Friday, March 11, 2011

Ross Gittins and the NDIS

The proposed National Disability Insurance Scheme is a hot topic in Australia at the moment, and a lot of people are weighing in. Today's post was written by Joanna Nicol, who writes at the blog The View From Down Here. Thanks Joanna! 

Joanna Nicol

The Productivity Commission recently released its draft report on Disability Care and Support. I haven't read it yet. It's on the list, along with half a dozen other books, several readings for university and a partridge in a pear tree. It's bad anyway, it is on the list.

The Australian journalist for the Sydney Morning Herald Ross Gittins has quite rightly beaten me to it. And he likes it. This is encouraging especially given that he speaks from an economic viewpoint. The business case for more individualised funding and says some sort of no fault payment to enable participation in the case that I have been arguing needed to be put together. The Productivity Commission has done just that.

The statistics that Gittins quotes are accurate if not conservative;

"It's estimated that about 680,000 people under 65 suffer a severe or profound limitation in their ability to engage in core human activities. Just under half of these have at least a daily need for help with mobility, self-care or communicating with others. But only about 170,000 are using disability services."
 The definitions of “severe" and “profound" might well need some clarification. As I said, these numbers may well be conservative. However, it is a place to start if nothing else.

Much like my earlier piece looking at quotas in Egypt, I appreciate the fact that the discussion seems to be around enabling meaningful participation. News coverage on television and radio on the Insurence scheme here have profiled wheelchair users in the workforce and are using whatever little funding of money they have to pay for the care they need to work and pay their taxes (unclear sentence). The ordinary people argument.

Gittins and others are right. It's not a topic that we want to talk about or even think about. It's scary to think about bad things happening to good people, especially those we love. Politically it is difficult to score points opposing it as well, so you don't tend to get traction in the media unless you’re the Business Council perhaps. Especially given that the topic of disability is just a little too uncomfortable to be a warm fluffy human interest story.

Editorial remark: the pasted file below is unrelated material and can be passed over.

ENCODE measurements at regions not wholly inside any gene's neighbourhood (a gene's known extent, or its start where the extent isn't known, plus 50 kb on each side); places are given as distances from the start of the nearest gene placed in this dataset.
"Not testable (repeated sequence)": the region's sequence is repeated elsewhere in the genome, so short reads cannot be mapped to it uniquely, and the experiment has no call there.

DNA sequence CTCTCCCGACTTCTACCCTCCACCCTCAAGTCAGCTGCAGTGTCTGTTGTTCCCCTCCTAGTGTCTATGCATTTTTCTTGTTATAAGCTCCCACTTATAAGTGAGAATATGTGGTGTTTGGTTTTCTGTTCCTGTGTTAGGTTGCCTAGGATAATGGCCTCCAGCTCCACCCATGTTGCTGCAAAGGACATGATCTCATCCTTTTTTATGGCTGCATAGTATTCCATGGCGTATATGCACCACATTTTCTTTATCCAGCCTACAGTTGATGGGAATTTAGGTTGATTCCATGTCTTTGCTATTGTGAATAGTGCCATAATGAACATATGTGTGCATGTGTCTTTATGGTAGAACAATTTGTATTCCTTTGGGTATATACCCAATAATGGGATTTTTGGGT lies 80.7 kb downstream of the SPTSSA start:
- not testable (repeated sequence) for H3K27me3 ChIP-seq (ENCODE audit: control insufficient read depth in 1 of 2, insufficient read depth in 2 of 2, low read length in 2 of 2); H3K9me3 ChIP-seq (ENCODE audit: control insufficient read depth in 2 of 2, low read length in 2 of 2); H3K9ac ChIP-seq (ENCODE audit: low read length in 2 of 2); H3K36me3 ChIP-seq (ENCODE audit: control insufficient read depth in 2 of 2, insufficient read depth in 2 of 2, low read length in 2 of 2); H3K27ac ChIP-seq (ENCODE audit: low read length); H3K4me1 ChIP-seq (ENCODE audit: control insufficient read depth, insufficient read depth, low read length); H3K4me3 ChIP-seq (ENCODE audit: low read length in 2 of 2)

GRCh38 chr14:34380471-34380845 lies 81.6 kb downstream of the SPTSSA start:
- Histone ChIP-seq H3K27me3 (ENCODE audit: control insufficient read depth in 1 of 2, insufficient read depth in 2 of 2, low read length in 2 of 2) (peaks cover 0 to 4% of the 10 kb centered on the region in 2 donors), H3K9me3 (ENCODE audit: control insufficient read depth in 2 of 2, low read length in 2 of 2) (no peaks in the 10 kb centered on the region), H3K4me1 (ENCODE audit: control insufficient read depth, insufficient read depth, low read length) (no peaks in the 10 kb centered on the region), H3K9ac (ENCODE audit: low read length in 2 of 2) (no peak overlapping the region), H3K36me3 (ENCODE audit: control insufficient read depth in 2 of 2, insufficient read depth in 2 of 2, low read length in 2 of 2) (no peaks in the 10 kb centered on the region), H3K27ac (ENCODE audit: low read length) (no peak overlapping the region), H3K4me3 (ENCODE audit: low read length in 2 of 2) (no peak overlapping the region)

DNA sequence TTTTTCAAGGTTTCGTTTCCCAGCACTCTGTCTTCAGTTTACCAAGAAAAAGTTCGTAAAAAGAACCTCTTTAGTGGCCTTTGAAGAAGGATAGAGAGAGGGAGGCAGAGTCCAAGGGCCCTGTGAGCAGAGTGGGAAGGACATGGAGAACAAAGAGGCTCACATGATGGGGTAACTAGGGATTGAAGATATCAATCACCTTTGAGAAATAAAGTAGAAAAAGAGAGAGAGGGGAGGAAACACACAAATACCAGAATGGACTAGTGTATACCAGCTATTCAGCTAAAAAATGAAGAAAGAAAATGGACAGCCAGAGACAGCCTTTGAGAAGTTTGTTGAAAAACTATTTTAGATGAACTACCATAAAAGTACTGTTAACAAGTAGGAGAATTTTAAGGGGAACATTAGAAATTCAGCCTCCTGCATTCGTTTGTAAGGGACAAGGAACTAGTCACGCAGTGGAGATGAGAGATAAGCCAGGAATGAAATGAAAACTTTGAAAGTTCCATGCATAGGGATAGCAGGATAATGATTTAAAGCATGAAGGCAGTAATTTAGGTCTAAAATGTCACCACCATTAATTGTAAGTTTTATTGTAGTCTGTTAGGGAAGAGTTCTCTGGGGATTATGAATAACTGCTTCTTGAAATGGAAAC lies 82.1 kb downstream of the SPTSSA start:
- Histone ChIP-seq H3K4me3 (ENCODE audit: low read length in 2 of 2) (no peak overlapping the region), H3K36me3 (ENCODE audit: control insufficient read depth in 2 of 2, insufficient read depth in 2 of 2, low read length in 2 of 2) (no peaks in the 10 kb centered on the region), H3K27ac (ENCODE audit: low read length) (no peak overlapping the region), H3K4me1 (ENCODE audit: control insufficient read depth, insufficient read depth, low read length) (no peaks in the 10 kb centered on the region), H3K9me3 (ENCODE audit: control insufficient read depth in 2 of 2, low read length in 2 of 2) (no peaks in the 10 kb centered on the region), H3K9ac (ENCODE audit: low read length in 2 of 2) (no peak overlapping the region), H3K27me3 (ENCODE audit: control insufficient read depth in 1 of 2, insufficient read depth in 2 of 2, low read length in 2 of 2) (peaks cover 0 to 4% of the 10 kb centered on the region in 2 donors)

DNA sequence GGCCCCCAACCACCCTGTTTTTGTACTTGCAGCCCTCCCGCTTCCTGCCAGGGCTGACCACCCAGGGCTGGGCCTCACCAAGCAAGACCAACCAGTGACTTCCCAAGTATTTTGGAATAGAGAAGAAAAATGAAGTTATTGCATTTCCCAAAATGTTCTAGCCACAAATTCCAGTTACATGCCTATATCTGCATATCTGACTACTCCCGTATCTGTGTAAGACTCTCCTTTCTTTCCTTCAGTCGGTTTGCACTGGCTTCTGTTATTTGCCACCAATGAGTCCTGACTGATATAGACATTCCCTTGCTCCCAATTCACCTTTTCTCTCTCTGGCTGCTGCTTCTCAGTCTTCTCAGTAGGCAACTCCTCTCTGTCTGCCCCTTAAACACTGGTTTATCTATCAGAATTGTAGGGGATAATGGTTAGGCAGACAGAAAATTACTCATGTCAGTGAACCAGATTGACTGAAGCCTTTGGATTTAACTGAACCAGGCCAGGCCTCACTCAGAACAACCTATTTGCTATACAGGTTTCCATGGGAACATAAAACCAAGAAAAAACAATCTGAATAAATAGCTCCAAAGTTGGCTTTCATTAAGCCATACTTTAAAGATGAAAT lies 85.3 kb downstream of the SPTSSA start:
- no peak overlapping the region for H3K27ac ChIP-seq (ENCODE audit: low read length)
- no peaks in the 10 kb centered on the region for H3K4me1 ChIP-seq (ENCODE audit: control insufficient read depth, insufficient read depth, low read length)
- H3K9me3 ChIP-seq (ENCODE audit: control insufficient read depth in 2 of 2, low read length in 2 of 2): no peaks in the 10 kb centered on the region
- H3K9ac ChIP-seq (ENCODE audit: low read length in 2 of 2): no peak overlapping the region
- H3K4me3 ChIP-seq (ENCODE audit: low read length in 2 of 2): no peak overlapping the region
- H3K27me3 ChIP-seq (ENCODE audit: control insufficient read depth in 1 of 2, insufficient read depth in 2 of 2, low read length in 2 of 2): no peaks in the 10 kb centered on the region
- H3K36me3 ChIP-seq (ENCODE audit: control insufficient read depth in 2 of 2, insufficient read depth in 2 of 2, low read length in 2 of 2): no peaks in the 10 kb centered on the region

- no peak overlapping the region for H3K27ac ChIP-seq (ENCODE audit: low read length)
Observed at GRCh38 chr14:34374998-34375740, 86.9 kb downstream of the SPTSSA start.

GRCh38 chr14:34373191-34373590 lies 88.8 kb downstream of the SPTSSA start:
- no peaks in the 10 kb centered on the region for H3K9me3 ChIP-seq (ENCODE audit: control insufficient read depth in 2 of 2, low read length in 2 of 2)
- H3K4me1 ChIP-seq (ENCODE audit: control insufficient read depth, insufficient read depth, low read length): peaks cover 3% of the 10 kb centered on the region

But Australia needs to start having discussions about bigger issues that may not get solved in a week, a year or even an election cycle. Perhaps some will take a generation but this can be the start. Embracing humanity and the “fair go" principle for which we are (or were) known worldwide.

I do think there are some issues with the content of the report. For example I get nervous about another assessment  and which box I might or might not fit into. However seeing disability as a productivity issue for the entire country and not an individualised problem deserving of sympathy only is a big step in the right direction. The locus of responsibility on all of us to contribute (and let  each other do so) is reassuring and the tone of the discussions by those over whom this is not usually a core issue is comforting.

I am starting to feel like my country actually wants my contribution and is prepared to enable me to participate. Nice.

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